7. 7. Time to break the silence? 05 Assessing the tax policy options available Reading between the lines – political choices, policies and tax Given these challenges, what are some of the choices that the three main parties might consider? Our analysis of each political party’s stated policies, political priorities and past history suggest a number of areas of which they may consider raising current levels of tax. Of course, it is important to stress that none of these are stated party policy – indeed, perhaps unsurprisingly, they have said little on this matter. A summary of our analysis is set out in the table below: Table 5 – Potential options aligned to party priorities and preferences Sources – HM Treasury “Tax ready reckoner and tax reliefs”, November 2008. HM Treasury “Budget 2009 Building Britain’s future”, April 2009. Estimate 2008/09; Projections 2009/10. Labour Conservatives Liberal Democrats Abolish all higher rate Raise VAT by 2.5% £12bn Apply CGT at 10% income tax relief on on principal private pension contributions £6bn residence £3bn Apply full VAT to books and magazines £2bn Raise NIC by 1% Charge full VAT rate for employers on domestic fuel £3bn and employees £10bn Increase VAT on domestic fuel from 5% to 9% £1bn Increase green taxes by 25% over inflation £1bn Increase green taxes by 25% over inflation £1bn Reduce capital allowances by 25% £6bn Abolish relief for savings and investment £3bn Labour total £16bn Conservative total £16bn Liberal Democrat total £16bn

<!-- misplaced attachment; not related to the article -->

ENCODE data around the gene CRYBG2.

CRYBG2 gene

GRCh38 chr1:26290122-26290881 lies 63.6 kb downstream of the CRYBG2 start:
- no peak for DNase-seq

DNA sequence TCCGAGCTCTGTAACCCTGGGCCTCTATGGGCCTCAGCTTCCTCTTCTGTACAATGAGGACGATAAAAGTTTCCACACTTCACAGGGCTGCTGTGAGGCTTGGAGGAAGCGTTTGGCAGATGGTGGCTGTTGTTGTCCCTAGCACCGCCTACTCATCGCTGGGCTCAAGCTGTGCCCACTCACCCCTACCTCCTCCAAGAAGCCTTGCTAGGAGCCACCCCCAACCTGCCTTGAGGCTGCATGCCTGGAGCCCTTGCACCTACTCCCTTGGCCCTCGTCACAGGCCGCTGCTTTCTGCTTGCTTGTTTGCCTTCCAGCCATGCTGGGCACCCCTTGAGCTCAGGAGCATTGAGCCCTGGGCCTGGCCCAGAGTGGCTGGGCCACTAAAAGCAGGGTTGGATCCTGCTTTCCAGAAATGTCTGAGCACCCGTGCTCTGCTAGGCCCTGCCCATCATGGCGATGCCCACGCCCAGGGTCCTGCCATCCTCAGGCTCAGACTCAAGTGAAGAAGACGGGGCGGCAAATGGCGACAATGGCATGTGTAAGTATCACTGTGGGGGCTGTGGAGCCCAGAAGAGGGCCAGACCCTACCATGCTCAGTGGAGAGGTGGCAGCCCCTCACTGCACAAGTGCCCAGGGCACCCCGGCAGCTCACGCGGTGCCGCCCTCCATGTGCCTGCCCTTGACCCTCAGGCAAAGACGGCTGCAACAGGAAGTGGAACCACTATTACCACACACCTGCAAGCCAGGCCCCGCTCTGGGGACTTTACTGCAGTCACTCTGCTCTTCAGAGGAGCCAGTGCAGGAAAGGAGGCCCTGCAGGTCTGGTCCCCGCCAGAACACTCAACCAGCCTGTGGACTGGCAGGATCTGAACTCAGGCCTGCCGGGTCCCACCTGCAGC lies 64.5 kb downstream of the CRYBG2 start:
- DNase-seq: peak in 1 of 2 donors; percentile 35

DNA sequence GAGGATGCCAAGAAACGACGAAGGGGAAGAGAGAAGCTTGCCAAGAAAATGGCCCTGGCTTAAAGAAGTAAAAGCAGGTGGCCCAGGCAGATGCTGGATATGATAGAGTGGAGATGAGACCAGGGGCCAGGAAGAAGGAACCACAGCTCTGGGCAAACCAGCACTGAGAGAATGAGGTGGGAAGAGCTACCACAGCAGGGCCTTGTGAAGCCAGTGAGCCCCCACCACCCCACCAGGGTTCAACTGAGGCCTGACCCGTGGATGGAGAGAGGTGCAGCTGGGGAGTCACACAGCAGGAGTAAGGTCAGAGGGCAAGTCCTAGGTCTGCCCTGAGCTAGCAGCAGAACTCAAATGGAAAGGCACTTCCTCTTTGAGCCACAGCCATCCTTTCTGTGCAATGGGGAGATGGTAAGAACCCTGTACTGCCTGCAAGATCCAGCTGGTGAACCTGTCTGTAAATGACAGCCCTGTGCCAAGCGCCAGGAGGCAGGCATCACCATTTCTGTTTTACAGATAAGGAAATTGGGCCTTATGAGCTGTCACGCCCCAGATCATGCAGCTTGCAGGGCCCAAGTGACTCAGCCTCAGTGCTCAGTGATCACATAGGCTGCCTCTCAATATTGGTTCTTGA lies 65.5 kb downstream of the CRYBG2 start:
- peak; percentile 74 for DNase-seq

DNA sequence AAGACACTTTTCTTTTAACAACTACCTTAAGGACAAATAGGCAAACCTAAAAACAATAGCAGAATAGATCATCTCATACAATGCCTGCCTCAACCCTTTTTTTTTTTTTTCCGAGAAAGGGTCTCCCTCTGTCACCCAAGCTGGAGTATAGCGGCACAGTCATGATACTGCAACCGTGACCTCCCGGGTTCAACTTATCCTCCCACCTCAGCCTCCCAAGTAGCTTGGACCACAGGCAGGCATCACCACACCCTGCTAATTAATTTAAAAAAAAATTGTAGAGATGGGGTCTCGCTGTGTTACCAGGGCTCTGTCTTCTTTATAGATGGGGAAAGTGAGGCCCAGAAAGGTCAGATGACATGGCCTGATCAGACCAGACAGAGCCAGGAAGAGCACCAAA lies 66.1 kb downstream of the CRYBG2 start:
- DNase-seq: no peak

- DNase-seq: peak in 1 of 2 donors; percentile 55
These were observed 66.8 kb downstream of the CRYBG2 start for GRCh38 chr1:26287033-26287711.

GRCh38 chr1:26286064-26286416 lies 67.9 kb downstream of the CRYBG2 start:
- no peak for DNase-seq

8. 8. 06 Time to break the silence? Assessing the tax policy options available Labour Conservatives Labour’s likely intentions should be easier to predict as it has The Conservative Party has already expressed its concern set out its fiscal priorities in the 2009 Budget Report. We about what it believes to be the damagingly high rate of consider, however, that it is inevitable that the figures already corporation tax when compared to the UK’s European and announced by the Treasury will have to be supplemented international competitors. It is not unreasonable to infer that with additional and far reaching tax raising measures for the they would view many other increases in direct taxation in next Parliament. much the same way. The Chancellor has already introduced restrictions on the If previous behaviour is a guide to any pension contributions tax relief available to taxpayers potential future steps they make take, earning in excess of £150,000 but this is only estimated to raise an additional £0.2bn. Abolishing the relief on pensions then indirect taxes are a strong candidate contributions for all taxpayers would see this increase to for a potential Conservative Government’s a much more substantial £20bn. However political taxation agenda. considerations would almost certainly prevail, meaning that a more realistic restriction could be applied only to The standard rate of VAT was increased by almost higher-rate taxpayers (ie those earning £44,000 and above) ten percentage points (from 8 per cent to 17.5 per cent) which would raise £6bn. under the previous Conservative administrations. An increase of 2.5 percentage points by a future Chancellor would not seem out of the question. Indeed, a VAT rate of 20 per cent would be comparable to many of the UK’s Another well-tried instrument in the European neighbours and would raise an additional £12bn. Labour tax repertoire has been National Insurance increases, applied to employees Other possible areas in the VAT area might include the full and employers. Raising contributions for imposition of VAT on books and magazines but this and both by one per cent would generate an similar reforms would inevitably be more controversial. The Conservatives have given prominence to their additional £10bn. The combined impact of both measures could realise a total commitment to introducing measures aimed at cutting of £16bn in additional revenue. greenhouse gas emissions.There are a number of existing green taxes and levies including air passenger duty, landfill tax, the climate change levy and the aggregates levy. It is reasonable to assume that a Conservative administration would fulfil their stated commitment by increasing those green taxes by, perhaps, 25 per cent above the rate of inflation. A more politically controversial step, but one that would have a green rationale, would be an increase in the reduced rate of VAT payable on domestic fuel bills.These are currently set at five per cent. Increasing them to nine per cent would yield an additional £1bn in revenue.